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Jobs picture not so bleak in rural Colorado

Allison Sherry
The Denver Post

Looking for a place to work in Colorado?

Head to Eads, where the Kiowa County Press recently included “help wanted” ads for heavy-equipment operators and a short-order cook. Or La Plata County, where there are plenty of restaurant and ski-resort jobs to go around ” a good thing since you’ll need to hold down a few jobs at a time to pay rent in Durango.

Recent unemployment numbers show that the economic malaise spreading through Colorado is affecting Broomfield more than Baca County, and Adams County more than Alamosa.



In other words, it’s not a dust bowl out there. In the current economic downturn, the worst stories are in the cities, while, so far, it’s business as usual in many of Colorado’s smaller, rural counties.

“Tell them to come on out; we even have land that’s pretty cheap,” said Dennis Pearson, head of the Kiowa County Chamber of Commerce. “We just wouldn’t want them all to come out and then go on welfare.”



Numbers for December, not seasonally adjusted, show unemployment rates for less-populated counties across the state ” from Jackson to Garfield to San Miguel ” are much lower than the state average. And those rates are considerably lower than in Denver, Adams and El Paso counties.

In Kiowa County, for example, December’s unadjusted unemployment rate was 3.7 percent. In Denver, the number was 7 percent.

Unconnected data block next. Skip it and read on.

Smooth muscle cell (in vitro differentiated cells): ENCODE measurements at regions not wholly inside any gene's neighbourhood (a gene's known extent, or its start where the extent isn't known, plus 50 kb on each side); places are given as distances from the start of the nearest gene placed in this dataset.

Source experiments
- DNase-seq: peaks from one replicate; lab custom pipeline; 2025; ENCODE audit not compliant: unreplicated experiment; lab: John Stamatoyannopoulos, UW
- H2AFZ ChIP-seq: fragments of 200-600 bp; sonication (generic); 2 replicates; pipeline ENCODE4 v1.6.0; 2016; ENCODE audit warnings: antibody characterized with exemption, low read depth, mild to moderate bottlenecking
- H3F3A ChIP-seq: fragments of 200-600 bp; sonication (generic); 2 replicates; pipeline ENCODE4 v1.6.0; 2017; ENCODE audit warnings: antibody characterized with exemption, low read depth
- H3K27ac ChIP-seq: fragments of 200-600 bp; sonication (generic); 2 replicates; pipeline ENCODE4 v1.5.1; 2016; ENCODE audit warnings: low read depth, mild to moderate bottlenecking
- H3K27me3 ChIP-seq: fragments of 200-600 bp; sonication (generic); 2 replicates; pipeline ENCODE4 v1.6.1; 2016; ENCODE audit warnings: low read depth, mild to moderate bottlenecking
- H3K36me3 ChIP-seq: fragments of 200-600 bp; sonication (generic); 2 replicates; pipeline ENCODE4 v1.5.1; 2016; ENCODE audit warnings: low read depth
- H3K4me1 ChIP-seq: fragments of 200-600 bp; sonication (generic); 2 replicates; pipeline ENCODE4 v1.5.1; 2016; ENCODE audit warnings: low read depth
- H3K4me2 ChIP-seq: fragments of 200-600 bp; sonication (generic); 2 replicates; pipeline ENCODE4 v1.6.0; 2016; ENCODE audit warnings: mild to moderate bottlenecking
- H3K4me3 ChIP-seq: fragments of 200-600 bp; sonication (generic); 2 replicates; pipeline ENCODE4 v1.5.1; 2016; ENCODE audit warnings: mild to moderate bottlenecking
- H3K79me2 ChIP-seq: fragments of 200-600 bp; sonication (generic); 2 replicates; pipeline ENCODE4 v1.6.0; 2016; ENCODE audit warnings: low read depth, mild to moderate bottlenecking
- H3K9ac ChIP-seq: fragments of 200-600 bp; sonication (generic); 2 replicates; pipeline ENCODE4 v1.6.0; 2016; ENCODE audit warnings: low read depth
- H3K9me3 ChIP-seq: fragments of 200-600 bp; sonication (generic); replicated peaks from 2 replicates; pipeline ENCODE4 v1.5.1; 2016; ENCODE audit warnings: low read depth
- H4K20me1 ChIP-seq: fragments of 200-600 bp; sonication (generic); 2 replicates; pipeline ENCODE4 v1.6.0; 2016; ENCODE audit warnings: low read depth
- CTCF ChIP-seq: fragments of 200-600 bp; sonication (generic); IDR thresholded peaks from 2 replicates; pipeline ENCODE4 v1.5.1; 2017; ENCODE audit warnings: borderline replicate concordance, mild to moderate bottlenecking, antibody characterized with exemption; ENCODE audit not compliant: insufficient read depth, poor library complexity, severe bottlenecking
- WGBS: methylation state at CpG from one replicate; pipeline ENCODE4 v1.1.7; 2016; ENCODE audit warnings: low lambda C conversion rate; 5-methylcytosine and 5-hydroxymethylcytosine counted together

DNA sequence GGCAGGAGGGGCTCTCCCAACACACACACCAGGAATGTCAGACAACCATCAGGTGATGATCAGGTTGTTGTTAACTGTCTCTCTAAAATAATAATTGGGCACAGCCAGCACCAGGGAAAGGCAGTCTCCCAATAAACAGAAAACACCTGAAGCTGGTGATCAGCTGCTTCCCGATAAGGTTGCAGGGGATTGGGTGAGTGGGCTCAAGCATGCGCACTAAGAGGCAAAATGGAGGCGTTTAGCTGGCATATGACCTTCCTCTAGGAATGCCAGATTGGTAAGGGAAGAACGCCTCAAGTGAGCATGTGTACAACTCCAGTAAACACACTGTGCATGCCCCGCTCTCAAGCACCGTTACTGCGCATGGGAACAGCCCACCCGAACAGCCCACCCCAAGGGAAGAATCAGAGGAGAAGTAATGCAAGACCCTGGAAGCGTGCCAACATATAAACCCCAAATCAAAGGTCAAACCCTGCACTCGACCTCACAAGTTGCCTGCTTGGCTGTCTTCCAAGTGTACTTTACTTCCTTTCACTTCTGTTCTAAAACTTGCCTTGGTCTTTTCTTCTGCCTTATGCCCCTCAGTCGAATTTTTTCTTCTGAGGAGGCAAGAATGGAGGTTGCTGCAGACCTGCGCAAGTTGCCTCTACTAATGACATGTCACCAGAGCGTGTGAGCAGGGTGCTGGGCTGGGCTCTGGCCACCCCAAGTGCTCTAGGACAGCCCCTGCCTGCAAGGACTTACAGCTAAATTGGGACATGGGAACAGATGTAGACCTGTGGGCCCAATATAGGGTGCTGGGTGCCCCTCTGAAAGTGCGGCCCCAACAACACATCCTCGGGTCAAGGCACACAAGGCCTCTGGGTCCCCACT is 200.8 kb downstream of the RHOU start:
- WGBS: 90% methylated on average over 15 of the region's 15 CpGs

On the surface, the rural-employment story is easy to figure out: Commodity prices for food, particularly products grown in Colorado, are holding steady. Foreclosures have battered exurbs such as Brighton and unincorporated Adams County harder than places such as Walden and Salida.



Rural areas rely on farming and service industries, including the Wal-Mart in Lamar and the J.C. Penney in Sterling, but they are also boosted by jobs that don’t go away very easily ” hospitals, nursing homes, schools and local government.

And government and small businesses are used to operating thinly.

Pearson, who is also the director of social services in Kiowa County, said five people work in his office.

“There is no way that one of them could go,” he said. “We couldn’t operate the federal programs that we need to operate.”

From a different landscape and a career perspective, Stacey Gollobith agreed.

“We don’t have anywhere to cut fat; we’re in bare bones in the wintertime anyway,” said Gollobith, manager of the Antlers Inn and the River Rock Cafe in Walden, situated in north Jackson County. “You have to have four cooks, two housekeepers and six waitresses. That’s it.”

Rural areas also have a few attributes that cities do not: seasonal labor and hearty farmers accustomed to weathering downturns, so to speak.

Philip Maes, director of human services in Chaffee County, sees people flee the Salida area at the end of every summer, when rafting and mountain recreation slow down.

“They can’t afford to just live here if they don’t have a job,” Maes said.

But many rural folks insist they are not impervious to this recession ” they may simply feel the effects of it a little later than those living in Denver.

While the rural unemployment rates are lower than in metro-area counties, they are still higher than they were a year ago.

Food-stamp applications are up in many rural counties, including Chaffee and La Plata. Maes said a lot of people have jobs in the Salida area ” they just aren’t getting enough hours to put dinner on the table.

Pastor James Nash at Trinity Lutheran Church in Sterling said he has heard of a few congregants getting laid off at banks in Logan County. The church, which anticipates a decrease in tithings in six months, is looking at ways to cut nonessential services.

And at Walden’s River Rock Cafe, Gollobith said business had been steady throughout the winter ” until a week ago Monday.

“It was really weird,” he said. “It was like we had been doing very well and then, all of the sudden, someone just closed the door.”

Allison Sherry: 303-954-1377 or asherry@denverpost.com

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